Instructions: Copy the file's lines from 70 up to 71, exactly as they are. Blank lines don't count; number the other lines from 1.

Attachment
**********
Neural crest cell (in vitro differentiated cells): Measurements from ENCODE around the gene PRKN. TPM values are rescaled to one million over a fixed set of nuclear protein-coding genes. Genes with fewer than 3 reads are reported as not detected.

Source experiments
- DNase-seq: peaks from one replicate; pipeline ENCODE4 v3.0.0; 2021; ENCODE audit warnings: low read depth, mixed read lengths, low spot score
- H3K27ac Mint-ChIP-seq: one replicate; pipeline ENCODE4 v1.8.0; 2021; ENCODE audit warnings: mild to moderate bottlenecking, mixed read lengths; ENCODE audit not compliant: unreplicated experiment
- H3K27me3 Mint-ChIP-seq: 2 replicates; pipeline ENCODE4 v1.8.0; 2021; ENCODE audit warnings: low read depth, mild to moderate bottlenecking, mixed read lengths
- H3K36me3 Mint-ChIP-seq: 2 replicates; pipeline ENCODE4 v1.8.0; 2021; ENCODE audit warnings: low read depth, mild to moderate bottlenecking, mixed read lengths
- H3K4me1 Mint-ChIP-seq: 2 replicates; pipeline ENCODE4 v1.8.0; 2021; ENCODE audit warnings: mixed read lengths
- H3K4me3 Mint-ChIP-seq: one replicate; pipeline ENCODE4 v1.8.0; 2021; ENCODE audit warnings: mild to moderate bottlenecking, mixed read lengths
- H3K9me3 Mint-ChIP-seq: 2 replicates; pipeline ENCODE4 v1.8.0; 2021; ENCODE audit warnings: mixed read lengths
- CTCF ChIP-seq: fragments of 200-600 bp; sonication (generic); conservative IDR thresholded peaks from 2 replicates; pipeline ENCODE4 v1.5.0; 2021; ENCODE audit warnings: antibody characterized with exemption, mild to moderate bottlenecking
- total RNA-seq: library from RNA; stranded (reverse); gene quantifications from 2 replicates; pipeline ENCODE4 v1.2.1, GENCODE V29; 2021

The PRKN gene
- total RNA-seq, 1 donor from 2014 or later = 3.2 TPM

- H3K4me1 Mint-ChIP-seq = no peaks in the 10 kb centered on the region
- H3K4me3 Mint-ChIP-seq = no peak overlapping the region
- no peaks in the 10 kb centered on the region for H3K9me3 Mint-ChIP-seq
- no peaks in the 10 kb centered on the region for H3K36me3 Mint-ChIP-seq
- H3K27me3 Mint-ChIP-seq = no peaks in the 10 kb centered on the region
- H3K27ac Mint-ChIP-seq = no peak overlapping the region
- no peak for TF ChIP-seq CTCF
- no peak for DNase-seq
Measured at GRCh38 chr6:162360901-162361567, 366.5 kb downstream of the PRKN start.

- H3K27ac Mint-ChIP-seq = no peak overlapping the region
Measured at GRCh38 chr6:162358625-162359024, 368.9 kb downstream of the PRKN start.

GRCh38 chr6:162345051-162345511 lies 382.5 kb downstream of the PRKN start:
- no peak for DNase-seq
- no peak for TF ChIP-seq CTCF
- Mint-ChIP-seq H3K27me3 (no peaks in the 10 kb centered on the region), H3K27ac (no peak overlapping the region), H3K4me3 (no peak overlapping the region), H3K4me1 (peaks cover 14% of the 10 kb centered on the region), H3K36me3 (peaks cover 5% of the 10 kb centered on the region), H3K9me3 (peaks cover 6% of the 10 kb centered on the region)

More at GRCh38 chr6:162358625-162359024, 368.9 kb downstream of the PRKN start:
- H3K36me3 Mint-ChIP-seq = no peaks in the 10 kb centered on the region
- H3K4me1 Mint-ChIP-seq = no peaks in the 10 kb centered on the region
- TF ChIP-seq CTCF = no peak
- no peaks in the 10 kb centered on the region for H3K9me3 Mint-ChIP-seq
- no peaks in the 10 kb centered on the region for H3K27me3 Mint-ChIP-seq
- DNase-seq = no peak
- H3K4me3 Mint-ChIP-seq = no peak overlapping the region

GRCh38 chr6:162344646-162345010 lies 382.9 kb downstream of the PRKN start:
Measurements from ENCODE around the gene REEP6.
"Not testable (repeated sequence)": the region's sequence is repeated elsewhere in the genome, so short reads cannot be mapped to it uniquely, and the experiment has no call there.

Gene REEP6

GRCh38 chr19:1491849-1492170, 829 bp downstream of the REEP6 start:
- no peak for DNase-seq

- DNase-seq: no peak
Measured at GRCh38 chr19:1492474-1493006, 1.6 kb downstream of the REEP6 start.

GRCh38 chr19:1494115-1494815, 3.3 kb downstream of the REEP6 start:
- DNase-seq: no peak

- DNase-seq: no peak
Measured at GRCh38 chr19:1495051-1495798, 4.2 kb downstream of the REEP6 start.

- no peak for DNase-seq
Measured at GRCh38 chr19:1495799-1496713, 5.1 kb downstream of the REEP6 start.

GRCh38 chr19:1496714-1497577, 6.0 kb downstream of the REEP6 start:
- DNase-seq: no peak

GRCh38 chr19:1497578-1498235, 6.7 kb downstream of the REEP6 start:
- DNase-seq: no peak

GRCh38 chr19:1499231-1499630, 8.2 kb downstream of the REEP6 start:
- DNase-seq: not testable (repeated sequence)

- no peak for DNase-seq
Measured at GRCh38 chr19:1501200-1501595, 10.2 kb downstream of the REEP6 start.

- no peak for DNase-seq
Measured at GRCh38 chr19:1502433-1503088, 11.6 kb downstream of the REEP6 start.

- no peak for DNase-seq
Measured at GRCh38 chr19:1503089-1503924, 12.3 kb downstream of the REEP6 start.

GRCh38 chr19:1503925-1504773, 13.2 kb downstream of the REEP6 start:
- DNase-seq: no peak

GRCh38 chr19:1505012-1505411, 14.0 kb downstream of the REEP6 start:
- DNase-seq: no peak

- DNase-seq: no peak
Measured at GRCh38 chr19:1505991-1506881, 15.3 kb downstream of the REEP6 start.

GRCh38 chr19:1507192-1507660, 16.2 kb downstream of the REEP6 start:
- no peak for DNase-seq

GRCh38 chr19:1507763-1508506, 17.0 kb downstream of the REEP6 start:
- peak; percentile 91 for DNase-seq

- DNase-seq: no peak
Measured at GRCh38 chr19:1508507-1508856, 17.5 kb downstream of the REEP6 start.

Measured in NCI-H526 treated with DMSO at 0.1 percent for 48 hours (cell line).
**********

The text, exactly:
- no peak for DNase-seq

GRCh38 chr19:1507763-1508506, 17.0 kb downstream of the REEP6 start: